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Our Threat Intelligence Gathering & Research (TIGR) team is focused on threat intelligence and curates a daily intelligence report, TIGR Threat Watch, with information collected from several industry intel sources. We also create and publish ad-hoc Threat Bulletins in case of critical and time-sensitive vulnerabilities or threats. Threat Bulletins include details and recommendations for mitigation/remediation.

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🚩 – IOCs Added

The red flag indicates that Indicators of Compromise (IOCs) have been added to SRA’s Threat Feed used by CyberSOC clients. Articles may not be flagged if IOCs are not available at the time or are not applicable to the article.

CrowdStrike Identifies Supply-Chain Attack via Trojanized Comm100 Chat Installer

Threat actors trojanized the Comm100 Live Chat application installer in a supply-chain attack by infecting the installer’s files on the vendor’s website. The malicious installer was live from September 27th through September 29th. The attackers implanted a backdoor into the installer’s main.js file, providing them remote shell access to any machines that downloaded the infected installer between the above dates. The adversaries injected payloads into the machine using remote access to connect to their malicious command-and-control domains (C2).

Impact: Comm100 is unsure how the adversaries gained initial access to their systems. While users who downloaded the installer before September 27th are unlikely to be infected, they should still check their application for updates.

Recommendation: Users should immediately update their Comm100 applications to version 10.0.9 if they have not done so already.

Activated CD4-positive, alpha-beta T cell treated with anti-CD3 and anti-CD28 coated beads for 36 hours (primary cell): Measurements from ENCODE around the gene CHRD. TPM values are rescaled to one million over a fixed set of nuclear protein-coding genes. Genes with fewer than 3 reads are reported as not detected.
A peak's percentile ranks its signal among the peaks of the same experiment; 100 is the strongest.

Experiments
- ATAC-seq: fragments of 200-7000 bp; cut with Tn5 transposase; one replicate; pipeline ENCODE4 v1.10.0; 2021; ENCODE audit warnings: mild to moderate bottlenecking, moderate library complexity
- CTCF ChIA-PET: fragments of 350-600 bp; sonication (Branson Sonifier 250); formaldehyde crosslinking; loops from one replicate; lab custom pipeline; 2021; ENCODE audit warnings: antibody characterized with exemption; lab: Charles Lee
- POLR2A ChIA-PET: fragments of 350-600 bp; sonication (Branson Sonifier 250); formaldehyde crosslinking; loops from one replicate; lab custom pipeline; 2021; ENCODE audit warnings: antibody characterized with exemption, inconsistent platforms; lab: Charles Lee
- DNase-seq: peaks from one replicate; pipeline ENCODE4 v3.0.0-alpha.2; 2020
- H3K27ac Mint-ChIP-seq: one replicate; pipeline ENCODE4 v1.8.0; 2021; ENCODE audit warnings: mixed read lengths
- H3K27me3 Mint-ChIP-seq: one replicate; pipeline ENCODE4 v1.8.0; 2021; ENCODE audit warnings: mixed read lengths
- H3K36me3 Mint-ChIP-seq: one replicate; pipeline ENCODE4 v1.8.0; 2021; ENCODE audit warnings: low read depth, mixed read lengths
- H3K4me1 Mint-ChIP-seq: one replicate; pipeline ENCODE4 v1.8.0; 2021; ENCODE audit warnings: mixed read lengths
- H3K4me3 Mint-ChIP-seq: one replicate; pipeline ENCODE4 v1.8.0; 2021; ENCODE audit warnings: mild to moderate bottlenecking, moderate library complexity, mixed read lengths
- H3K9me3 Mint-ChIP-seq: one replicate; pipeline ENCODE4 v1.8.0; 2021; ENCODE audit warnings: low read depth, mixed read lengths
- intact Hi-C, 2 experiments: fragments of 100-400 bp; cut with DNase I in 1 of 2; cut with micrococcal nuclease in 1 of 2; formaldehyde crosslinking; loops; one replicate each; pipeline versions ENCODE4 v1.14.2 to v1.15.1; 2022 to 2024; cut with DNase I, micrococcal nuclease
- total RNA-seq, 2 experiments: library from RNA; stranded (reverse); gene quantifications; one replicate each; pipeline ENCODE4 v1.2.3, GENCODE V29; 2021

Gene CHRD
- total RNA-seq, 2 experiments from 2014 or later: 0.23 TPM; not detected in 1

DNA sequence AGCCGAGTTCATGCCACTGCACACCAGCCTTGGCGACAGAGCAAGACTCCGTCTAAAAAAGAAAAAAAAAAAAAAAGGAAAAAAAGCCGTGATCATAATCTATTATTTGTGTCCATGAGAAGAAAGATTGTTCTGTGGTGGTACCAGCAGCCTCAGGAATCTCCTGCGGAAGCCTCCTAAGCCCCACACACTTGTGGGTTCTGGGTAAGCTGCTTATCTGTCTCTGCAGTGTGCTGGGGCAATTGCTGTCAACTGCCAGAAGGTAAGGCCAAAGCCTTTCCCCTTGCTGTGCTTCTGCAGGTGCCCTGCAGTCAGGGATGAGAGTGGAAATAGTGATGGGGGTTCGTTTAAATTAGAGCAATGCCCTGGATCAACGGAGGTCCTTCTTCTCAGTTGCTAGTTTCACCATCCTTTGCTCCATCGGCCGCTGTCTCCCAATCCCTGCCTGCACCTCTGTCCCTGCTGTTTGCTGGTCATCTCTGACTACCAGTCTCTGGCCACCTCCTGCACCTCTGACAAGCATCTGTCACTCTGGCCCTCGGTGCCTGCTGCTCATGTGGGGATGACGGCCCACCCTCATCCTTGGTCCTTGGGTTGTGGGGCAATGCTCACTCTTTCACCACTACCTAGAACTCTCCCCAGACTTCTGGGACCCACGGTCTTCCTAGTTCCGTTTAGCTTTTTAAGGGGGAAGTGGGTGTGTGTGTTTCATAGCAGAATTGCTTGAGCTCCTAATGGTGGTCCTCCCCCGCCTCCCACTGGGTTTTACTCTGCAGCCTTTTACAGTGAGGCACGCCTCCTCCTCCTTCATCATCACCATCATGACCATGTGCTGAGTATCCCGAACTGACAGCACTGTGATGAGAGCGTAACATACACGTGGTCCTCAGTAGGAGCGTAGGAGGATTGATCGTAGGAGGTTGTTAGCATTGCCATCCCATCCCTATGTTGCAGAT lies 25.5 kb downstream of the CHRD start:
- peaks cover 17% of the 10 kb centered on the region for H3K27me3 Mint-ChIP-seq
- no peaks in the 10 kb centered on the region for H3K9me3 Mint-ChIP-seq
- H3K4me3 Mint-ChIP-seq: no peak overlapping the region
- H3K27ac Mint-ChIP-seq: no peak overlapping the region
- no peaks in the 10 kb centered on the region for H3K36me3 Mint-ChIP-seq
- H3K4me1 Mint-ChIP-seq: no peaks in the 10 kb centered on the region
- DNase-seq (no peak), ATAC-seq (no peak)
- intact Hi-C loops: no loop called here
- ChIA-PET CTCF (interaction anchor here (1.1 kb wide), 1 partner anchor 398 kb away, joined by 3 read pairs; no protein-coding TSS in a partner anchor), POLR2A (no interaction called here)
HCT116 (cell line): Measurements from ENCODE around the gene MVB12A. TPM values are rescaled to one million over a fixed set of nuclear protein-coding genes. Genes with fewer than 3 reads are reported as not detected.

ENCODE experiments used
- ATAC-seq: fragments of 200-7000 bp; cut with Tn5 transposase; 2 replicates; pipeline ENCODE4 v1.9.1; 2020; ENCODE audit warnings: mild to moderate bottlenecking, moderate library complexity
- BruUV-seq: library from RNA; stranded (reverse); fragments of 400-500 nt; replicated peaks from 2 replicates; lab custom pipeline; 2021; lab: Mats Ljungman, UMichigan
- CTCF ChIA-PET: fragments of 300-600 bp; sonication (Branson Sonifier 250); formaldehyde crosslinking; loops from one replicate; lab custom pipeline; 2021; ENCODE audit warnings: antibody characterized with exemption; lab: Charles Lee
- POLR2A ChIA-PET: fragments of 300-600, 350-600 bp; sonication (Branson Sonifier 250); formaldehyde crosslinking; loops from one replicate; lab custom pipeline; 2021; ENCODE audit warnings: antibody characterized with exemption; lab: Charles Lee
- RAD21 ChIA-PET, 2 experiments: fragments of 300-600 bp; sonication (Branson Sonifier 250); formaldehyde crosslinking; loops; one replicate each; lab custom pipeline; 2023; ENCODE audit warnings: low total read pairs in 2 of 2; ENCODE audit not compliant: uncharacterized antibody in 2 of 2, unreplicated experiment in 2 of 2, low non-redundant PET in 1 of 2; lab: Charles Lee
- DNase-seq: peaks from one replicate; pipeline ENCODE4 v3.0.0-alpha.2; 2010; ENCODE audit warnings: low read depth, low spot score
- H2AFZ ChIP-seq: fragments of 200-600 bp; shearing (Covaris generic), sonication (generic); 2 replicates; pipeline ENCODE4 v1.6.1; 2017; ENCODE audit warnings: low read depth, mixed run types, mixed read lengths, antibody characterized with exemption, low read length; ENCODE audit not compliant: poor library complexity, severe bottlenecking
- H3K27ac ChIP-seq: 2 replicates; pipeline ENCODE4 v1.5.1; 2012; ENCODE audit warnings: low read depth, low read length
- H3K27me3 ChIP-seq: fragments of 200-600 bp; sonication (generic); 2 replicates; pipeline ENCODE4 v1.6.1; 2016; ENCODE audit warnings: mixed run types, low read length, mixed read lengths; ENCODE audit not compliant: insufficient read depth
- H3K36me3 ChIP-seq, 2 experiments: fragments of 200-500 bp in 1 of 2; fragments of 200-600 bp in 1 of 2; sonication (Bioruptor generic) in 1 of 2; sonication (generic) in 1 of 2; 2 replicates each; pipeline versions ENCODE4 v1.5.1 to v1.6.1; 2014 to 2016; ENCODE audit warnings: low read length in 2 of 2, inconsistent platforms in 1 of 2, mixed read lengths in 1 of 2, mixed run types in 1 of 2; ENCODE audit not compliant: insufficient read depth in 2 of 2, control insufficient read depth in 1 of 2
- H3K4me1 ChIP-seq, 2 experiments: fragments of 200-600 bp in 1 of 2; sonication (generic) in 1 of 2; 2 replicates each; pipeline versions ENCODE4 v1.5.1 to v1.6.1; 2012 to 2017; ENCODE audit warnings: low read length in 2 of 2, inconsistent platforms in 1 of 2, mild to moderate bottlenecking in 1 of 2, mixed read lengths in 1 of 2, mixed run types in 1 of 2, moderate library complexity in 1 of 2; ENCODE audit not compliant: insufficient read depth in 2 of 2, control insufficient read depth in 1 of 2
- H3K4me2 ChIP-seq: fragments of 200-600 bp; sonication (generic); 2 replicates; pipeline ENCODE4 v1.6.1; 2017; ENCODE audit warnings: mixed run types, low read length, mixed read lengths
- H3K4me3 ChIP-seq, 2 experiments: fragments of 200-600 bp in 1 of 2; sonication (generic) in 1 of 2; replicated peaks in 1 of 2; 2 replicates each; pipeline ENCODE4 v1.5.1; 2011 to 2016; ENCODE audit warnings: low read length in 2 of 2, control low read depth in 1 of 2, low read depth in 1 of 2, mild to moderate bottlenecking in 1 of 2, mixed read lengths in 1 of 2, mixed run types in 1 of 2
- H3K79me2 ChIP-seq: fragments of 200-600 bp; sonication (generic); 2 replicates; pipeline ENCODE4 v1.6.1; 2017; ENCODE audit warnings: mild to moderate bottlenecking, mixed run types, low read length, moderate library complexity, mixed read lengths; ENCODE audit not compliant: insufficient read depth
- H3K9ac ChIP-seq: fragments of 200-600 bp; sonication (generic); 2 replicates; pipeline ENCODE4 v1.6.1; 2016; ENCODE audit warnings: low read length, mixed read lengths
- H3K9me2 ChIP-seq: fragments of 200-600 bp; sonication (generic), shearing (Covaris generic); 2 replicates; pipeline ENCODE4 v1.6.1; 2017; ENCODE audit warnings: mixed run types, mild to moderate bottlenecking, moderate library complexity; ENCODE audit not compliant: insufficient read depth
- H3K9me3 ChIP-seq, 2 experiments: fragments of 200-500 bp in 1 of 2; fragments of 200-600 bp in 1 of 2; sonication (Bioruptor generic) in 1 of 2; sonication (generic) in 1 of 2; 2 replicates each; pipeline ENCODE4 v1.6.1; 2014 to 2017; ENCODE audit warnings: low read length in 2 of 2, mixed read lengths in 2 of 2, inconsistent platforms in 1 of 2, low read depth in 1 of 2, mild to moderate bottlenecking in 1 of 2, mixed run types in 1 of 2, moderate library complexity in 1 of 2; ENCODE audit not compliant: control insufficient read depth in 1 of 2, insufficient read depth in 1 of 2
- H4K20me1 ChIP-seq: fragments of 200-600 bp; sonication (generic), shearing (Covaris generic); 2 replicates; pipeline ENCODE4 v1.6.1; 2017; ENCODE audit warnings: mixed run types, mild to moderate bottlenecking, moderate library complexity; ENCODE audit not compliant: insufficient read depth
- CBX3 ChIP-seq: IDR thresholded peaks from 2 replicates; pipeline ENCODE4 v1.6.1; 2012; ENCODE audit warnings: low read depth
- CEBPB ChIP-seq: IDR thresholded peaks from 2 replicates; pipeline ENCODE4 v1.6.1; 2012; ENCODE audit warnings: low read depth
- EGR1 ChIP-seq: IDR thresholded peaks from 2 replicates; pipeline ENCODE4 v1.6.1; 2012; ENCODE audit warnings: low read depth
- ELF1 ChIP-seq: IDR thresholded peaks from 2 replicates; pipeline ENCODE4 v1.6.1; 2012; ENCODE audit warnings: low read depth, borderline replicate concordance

New Chrome Phishing Tactic Adds Authenticity to Impersonate Login Pages

Adversaries are using Chrome’s Application Mode as a new phishing tactic. Application Mode allows threat actors to display credential phishing login pages in a ChromeOS native application window. The appearance of the native application window adds another level of legitimacy to social engineering and phishing attacks.

Impact: All Chromium-based browsers support Application Mode, making it a versatile option for adversaries targeting Google Chrome, Microsoft Edge, or Brave. The attack requires the victims to have Chromium app mode enabled locally. Adversaries first spearphish the target into launching a shortcut to allow the Chromium app mode feature.

Recommendation: Organizations should implement phishing awareness programs to help prevent these kinds of attacks. Users are encouraged to refer to CISAs’ guide on avoiding social engineering and phishing attacks:

North Korean Adversaries Found Leveraging Dell Driver Bugs in Spearphishing Attacks

North Korean threat group “Lazarus” leveraged a Dell driver bug, CVE-2021-21551, in spearphishing attacks against European companies. After successfully luring employees to open documents attached to LinkedIn messages and emails, attackers deploy malware droppers and HTTPS backdoors on organizations’ systems. The Dell vulnerability allowed Lazarus to access and edit Windows’ kernel memory, disabling security monitoring on the companies’ infrastructure.